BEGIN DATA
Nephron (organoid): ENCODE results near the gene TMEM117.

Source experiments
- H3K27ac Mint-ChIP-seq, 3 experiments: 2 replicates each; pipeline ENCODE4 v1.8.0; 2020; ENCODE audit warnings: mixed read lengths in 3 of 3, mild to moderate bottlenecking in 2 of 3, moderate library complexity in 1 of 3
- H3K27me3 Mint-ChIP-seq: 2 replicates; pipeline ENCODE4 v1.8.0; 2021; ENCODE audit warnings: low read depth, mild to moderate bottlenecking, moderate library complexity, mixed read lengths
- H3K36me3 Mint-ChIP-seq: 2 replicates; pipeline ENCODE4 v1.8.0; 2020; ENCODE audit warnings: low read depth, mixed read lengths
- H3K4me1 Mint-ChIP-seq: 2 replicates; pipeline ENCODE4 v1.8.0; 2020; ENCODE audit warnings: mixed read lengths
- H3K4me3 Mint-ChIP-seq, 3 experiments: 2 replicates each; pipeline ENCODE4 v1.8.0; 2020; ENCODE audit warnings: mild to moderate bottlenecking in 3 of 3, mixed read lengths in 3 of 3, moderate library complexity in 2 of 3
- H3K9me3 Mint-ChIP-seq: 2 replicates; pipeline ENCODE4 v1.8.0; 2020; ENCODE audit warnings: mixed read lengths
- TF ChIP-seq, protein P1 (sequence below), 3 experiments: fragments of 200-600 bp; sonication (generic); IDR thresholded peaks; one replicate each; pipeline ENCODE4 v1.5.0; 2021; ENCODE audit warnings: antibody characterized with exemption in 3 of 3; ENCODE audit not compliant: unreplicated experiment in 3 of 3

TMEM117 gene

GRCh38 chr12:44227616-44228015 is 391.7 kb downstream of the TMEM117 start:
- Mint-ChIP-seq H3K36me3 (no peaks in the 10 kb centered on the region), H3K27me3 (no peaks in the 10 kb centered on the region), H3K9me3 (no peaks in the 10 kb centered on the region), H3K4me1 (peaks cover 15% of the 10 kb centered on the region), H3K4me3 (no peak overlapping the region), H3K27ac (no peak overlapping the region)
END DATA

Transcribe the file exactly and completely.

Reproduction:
Nephron (organoid): ENCODE results near the gene TMEM117.

Source experiments
- H3K27ac Mint-ChIP-seq, 3 experiments: 2 replicates each; pipeline ENCODE4 v1.8.0; 2020; ENCODE audit warnings: mixed read lengths in 3 of 3, mild to moderate bottlenecking in 2 of 3, moderate library complexity in 1 of 3
- H3K27me3 Mint-ChIP-seq: 2 replicates; pipeline ENCODE4 v1.8.0; 2021; ENCODE audit warnings: low read depth, mild to moderate bottlenecking, moderate library complexity, mixed read lengths
- H3K36me3 Mint-ChIP-seq: 2 replicates; pipeline ENCODE4 v1.8.0; 2020; ENCODE audit warnings: low read depth, mixed read lengths
- H3K4me1 Mint-ChIP-seq: 2 replicates; pipeline ENCODE4 v1.8.0; 2020; ENCODE audit warnings: mixed read lengths
- H3K4me3 Mint-ChIP-seq, 3 experiments: 2 replicates each; pipeline ENCODE4 v1.8.0; 2020; ENCODE audit warnings: mild to moderate bottlenecking in 3 of 3, mixed read lengths in 3 of 3, moderate library complexity in 2 of 3
- H3K9me3 Mint-ChIP-seq: 2 replicates; pipeline ENCODE4 v1.8.0; 2020; ENCODE audit warnings: mixed read lengths
- TF ChIP-seq, protein P1 (sequence below), 3 experiments: fragments of 200-600 bp; sonication (generic); IDR thresholded peaks; one replicate each; pipeline ENCODE4 v1.5.0; 2021; ENCODE audit warnings: antibody characterized with exemption in 3 of 3; ENCODE audit not compliant: unreplicated experiment in 3 of 3

TMEM117 gene

GRCh38 chr12:44227616-44228015 is 391.7 kb downstream of the TMEM117 start:
- Mint-ChIP-seq H3K36me3 (no peaks in the 10 kb centered on the region), H3K27me3 (no peaks in the 10 kb centered on the region), H3K9me3 (no peaks in the 10 kb centered on the region), H3K4me1 (peaks cover 15% of the 10 kb centered on the region), H3K4me3 (no peak overlapping the region), H3K27ac (no peak overlapping the region)